Biodiversity & Conservation

, Volume 10, Issue 4, pp 495–510 | Cite as

Woodland area, species turnover and the conservation of bird assemblages in lowland England

  • Christopher F. Mason
Article

Abstract

A study over 4 years into the number of breeding bird species and species turnover (extinctions and colonisations) in relation to area was conducted in 35 woodlands, set in an intensively farmed landscape, in north-east Essex, UK. A total of 46 species was recorded. The number of species breeding increased with woodland area; the slope of the species–area relationship did not differ between years. Habitat diversity was the only other measured variable to influence species richness. Absolute species turnover was independent of woodland area but relative turnover declined with increase in woodland area. The numbers of territories of nine species were determined. For four summer visitors the number of woods occupied increased as the overall populations increased but, for the other species, changes in overall population size led to changes in numbers in occupied woods. Chaffinch Fringilla coelebs and Song Thrush Turdus philomelos were more associated with woodland edges, Nightingale Luscinia megarhynchos, Garden Warbler Sylvia borin, Chiffchaff Phylloscopus collybita and Willow Warbler P. trochilus with interiors. Several species showed an inverse relationship between population density and woodland area. Collections of small woods hold similar species richness to single large woods. While the acquisition of large woods for conservation purposes should be a priority, the extension of smaller woods to a size of about 10 ha would be highly beneficial to both the species richness and population stability of regional woodland bird assemblages.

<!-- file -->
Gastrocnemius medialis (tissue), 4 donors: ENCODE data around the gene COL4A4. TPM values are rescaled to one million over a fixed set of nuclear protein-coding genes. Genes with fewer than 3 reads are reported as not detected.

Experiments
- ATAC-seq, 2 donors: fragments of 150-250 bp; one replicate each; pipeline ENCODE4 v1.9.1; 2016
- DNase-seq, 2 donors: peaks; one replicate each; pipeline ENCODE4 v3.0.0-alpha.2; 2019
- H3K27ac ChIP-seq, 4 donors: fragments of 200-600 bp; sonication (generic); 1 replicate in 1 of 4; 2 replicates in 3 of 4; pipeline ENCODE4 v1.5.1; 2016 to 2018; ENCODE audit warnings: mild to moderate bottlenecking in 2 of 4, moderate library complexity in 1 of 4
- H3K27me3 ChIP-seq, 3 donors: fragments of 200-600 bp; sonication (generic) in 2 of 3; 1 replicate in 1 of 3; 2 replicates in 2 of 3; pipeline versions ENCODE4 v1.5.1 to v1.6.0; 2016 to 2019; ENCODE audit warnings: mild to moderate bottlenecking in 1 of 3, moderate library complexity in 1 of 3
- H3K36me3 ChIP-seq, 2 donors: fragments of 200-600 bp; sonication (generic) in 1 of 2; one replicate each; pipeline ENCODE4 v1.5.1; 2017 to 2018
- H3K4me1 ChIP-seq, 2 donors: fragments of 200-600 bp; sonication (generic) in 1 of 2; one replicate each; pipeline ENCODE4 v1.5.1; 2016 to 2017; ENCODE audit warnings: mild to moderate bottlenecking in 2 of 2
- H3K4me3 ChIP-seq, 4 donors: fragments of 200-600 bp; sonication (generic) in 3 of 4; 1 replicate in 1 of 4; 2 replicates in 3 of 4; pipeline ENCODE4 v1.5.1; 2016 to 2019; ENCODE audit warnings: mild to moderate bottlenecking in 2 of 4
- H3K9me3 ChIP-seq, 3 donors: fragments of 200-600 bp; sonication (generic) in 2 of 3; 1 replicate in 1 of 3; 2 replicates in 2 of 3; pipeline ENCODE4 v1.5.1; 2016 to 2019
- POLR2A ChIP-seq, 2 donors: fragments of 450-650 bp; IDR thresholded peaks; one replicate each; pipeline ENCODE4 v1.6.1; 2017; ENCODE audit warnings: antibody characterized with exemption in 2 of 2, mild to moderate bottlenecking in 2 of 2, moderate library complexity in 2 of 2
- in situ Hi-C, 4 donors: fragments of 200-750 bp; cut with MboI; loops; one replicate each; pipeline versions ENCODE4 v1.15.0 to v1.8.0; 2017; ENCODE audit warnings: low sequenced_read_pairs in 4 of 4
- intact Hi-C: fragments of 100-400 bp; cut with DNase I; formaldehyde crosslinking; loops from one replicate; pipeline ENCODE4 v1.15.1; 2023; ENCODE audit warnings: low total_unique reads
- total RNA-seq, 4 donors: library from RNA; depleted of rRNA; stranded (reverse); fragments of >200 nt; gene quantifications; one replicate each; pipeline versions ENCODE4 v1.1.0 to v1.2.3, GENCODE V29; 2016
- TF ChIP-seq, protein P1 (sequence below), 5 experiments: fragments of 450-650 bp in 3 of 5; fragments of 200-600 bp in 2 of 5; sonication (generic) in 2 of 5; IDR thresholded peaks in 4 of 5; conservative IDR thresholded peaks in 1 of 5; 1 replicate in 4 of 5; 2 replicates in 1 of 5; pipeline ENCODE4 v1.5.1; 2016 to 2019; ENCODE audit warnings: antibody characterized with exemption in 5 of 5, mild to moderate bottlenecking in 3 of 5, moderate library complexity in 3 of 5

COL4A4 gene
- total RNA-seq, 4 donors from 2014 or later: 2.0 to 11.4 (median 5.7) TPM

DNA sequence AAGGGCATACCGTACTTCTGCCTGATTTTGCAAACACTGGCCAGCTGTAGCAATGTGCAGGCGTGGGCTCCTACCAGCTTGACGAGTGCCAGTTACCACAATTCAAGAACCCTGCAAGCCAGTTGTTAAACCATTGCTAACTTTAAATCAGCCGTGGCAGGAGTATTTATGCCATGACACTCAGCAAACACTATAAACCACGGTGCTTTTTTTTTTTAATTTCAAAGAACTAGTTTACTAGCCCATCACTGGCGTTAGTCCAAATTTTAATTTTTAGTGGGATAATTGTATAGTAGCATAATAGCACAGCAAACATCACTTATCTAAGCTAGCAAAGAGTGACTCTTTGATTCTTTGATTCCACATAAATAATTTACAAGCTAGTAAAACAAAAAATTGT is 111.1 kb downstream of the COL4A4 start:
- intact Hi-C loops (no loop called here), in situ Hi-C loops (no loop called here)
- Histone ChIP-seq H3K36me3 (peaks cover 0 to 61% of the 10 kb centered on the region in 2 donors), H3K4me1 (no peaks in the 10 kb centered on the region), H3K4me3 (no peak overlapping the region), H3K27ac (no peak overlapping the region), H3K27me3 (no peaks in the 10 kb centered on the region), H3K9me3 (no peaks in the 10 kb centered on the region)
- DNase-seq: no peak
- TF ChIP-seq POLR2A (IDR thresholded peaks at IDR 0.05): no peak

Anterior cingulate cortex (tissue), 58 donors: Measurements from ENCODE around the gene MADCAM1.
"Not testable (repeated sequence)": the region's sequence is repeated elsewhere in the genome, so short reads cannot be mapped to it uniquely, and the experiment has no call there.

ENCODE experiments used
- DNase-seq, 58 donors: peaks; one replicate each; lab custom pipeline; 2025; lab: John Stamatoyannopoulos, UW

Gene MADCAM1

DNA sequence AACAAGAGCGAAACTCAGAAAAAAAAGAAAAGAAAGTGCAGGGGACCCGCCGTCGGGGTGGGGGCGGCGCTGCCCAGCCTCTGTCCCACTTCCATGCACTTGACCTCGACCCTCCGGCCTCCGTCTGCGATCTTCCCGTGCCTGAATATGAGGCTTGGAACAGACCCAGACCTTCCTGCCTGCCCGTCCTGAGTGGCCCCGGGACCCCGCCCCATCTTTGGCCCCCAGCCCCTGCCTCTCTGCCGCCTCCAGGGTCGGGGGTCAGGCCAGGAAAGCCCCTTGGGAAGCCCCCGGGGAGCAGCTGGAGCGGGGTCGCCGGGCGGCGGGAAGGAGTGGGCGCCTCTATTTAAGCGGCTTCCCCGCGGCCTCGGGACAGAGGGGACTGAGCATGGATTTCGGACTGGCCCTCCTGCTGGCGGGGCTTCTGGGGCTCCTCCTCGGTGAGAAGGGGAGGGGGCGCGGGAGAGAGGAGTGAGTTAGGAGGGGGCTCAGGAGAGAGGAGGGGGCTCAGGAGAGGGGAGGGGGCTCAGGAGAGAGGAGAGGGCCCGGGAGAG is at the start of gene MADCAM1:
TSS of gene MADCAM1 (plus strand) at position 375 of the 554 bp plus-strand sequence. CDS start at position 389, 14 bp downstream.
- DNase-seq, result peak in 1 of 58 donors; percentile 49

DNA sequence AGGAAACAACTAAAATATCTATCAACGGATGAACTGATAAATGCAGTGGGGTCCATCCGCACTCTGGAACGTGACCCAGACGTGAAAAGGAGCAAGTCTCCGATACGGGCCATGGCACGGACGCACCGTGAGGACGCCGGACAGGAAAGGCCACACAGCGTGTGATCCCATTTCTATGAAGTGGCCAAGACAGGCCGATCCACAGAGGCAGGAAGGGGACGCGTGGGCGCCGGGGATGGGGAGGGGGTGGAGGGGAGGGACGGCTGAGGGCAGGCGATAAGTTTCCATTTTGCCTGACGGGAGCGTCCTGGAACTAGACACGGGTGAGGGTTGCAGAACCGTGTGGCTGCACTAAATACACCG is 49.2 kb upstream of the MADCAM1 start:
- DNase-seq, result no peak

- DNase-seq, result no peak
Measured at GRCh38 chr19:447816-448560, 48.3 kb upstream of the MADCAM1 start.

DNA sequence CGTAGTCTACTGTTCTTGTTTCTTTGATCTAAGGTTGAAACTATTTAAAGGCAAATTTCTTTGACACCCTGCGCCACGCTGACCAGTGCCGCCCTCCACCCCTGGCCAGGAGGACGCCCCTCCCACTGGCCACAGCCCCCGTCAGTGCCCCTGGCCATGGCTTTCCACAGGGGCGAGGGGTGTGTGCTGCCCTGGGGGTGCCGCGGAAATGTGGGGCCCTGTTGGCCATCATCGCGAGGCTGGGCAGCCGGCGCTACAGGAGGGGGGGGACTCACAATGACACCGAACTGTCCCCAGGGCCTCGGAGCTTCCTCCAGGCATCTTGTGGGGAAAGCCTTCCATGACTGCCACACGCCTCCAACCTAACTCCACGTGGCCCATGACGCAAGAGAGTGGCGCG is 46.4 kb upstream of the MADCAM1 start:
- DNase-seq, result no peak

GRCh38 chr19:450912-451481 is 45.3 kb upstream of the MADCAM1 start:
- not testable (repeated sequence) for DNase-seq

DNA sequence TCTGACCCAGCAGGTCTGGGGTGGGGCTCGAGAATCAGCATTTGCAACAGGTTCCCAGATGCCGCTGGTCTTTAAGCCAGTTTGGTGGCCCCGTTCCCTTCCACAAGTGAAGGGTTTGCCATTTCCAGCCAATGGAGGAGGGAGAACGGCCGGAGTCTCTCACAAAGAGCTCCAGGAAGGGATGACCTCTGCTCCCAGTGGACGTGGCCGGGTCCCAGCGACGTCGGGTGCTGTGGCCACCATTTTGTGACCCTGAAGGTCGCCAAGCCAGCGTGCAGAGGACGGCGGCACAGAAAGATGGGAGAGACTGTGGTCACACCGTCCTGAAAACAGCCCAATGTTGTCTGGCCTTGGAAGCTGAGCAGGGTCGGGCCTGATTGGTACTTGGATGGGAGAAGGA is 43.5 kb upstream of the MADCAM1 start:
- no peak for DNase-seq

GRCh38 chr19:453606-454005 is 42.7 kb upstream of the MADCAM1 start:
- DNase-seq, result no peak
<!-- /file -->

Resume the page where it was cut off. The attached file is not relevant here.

bird communities conservation species–area species turnover woodland 

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Copyright information

© Kluwer Academic Publishers 2001

Authors and Affiliations

  • Christopher F. Mason
    • 1
  1. 1.Department of Biological SciencesUniversity of EssexColchesterUK

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